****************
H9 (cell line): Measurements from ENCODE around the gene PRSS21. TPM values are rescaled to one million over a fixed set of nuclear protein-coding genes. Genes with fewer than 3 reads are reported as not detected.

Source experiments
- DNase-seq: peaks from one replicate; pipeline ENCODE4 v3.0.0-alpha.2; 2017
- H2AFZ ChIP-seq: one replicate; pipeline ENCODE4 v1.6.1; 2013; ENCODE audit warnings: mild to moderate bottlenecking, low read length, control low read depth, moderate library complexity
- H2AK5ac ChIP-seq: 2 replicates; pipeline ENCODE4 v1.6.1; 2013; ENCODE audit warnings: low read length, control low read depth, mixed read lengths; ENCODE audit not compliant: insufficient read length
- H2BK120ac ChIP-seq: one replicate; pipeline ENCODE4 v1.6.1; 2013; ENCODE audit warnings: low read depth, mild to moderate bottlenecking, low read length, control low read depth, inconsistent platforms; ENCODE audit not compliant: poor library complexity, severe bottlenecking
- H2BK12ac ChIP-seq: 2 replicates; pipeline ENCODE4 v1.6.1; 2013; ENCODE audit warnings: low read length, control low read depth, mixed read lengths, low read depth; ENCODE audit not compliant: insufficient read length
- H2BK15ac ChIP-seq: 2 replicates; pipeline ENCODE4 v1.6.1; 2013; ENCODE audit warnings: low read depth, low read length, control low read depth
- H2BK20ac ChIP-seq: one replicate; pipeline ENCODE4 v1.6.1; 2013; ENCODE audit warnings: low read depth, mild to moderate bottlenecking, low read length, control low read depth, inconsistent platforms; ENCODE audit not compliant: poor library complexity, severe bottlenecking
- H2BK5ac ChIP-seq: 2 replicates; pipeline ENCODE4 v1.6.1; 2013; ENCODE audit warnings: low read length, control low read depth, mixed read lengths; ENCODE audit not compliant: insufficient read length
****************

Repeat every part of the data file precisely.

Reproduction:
H9 (cell line): Measurements from ENCODE around the gene PRSS21. TPM values are rescaled to one million over a fixed set of nuclear protein-coding genes. Genes with fewer than 3 reads are reported as not detected.

Source experiments
- DNase-seq: peaks from one replicate; pipeline ENCODE4 v3.0.0-alpha.2; 2017
- H2AFZ ChIP-seq: one replicate; pipeline ENCODE4 v1.6.1; 2013; ENCODE audit warnings: mild to moderate bottlenecking, low read length, control low read depth, moderate library complexity
- H2AK5ac ChIP-seq: 2 replicates; pipeline ENCODE4 v1.6.1; 2013; ENCODE audit warnings: low read length, control low read depth, mixed read lengths; ENCODE audit not compliant: insufficient read length
- H2BK120ac ChIP-seq: one replicate; pipeline ENCODE4 v1.6.1; 2013; ENCODE audit warnings: low read depth, mild to moderate bottlenecking, low read length, control low read depth, inconsistent platforms; ENCODE audit not compliant: poor library complexity, severe bottlenecking
- H2BK12ac ChIP-seq: 2 replicates; pipeline ENCODE4 v1.6.1; 2013; ENCODE audit warnings: low read length, control low read depth, mixed read lengths, low read depth; ENCODE audit not compliant: insufficient read length
- H2BK15ac ChIP-seq: 2 replicates; pipeline ENCODE4 v1.6.1; 2013; ENCODE audit warnings: low read depth, low read length, control low read depth
- H2BK20ac ChIP-seq: one replicate; pipeline ENCODE4 v1.6.1; 2013; ENCODE audit warnings: low read depth, mild to moderate bottlenecking, low read length, control low read depth, inconsistent platforms; ENCODE audit not compliant: poor library complexity, severe bottlenecking
- H2BK5ac ChIP-seq: 2 replicates; pipeline ENCODE4 v1.6.1; 2013; ENCODE audit warnings: low read length, control low read depth, mixed read lengths; ENCODE audit not compliant: insufficient read length